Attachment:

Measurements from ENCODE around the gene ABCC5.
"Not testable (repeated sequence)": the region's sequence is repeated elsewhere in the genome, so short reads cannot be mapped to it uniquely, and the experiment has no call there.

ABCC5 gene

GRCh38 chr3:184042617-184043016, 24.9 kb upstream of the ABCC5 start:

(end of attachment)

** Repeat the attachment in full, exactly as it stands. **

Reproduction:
Measurements from ENCODE around the gene ABCC5.
"Not testable (repeated sequence)": the region's sequence is repeated elsewhere in the genome, so short reads cannot be mapped to it uniquely, and the experiment has no call there.

ABCC5 gene

GRCh38 chr3:184042617-184043016, 24.9 kb upstream of the ABCC5 start: